Students at Tri-C ’s additive manufacturing program worked directly with disabled veterans to create assistive devices during the summer of 2017. The students, who were working on a Capstone Project by partnering with the Louis Stokes Cleveland VA Medical Center, talked to a group of disabled veterans about what they would like to use these devices for.
One veteran said he wanted to garden again. Others said they would like devices to aid in using eating utensils, shaving, and turning pages of physical books and e-books.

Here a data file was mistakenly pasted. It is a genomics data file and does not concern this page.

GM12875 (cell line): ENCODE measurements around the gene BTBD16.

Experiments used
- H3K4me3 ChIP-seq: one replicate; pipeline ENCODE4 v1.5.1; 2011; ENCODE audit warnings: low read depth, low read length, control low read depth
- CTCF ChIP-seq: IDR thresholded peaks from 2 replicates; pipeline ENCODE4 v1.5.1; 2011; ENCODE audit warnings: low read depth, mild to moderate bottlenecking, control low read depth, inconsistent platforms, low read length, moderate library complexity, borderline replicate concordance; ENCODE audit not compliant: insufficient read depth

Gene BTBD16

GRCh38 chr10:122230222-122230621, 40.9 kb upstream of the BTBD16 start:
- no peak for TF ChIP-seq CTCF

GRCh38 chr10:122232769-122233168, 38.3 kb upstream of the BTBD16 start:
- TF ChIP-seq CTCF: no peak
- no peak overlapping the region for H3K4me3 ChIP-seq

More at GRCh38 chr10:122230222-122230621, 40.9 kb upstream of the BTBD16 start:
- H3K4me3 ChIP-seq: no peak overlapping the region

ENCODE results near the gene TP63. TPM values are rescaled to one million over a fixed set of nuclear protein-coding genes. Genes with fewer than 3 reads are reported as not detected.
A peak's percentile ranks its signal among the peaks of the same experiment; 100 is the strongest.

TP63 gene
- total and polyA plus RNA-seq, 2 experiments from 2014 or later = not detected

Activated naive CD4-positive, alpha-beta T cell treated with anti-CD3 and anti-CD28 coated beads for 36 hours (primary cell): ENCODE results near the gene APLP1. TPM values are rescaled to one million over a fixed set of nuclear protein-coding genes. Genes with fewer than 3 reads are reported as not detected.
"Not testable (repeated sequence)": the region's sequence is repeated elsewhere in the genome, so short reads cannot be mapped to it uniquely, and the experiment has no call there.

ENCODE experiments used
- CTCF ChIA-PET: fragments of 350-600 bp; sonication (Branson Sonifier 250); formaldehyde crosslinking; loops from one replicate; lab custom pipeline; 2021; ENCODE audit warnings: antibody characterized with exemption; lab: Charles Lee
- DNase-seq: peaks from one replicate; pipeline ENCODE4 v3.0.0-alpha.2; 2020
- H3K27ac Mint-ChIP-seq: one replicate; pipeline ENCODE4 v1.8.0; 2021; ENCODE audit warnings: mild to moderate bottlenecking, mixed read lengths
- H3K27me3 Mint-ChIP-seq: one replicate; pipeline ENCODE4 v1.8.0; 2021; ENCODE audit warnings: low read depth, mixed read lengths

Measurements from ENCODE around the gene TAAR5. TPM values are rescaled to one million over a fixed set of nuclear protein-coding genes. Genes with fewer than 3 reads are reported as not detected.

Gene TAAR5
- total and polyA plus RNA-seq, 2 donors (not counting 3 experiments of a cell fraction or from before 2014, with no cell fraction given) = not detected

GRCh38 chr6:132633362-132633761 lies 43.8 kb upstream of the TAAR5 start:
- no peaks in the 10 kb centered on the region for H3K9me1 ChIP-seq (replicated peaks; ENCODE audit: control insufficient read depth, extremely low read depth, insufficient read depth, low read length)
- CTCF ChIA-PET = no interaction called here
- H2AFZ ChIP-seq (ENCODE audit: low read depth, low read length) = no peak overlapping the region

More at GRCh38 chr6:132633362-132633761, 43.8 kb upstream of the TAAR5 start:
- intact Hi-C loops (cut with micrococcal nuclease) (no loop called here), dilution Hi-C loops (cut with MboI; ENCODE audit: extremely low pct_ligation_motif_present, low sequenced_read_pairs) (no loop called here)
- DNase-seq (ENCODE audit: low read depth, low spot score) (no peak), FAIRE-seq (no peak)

The students used a 3D printer to make these assistive devices, which makes them easy to customize and for far less money than with traditional manufacturing methods.
The instructor of the course, Maciej G. Zborowski, said he wanted his students to be able to apply methods learned in class to actual issues. “It is one thing to assign a project that is just a figment of my imagination, but I figured that it would be more impactful to test the students using problems that actually existed out in the real world,” he said.
Additive manufacturing is a growing field, especially in the medical industry. Tri-C offers a one-year certificate in their 3D...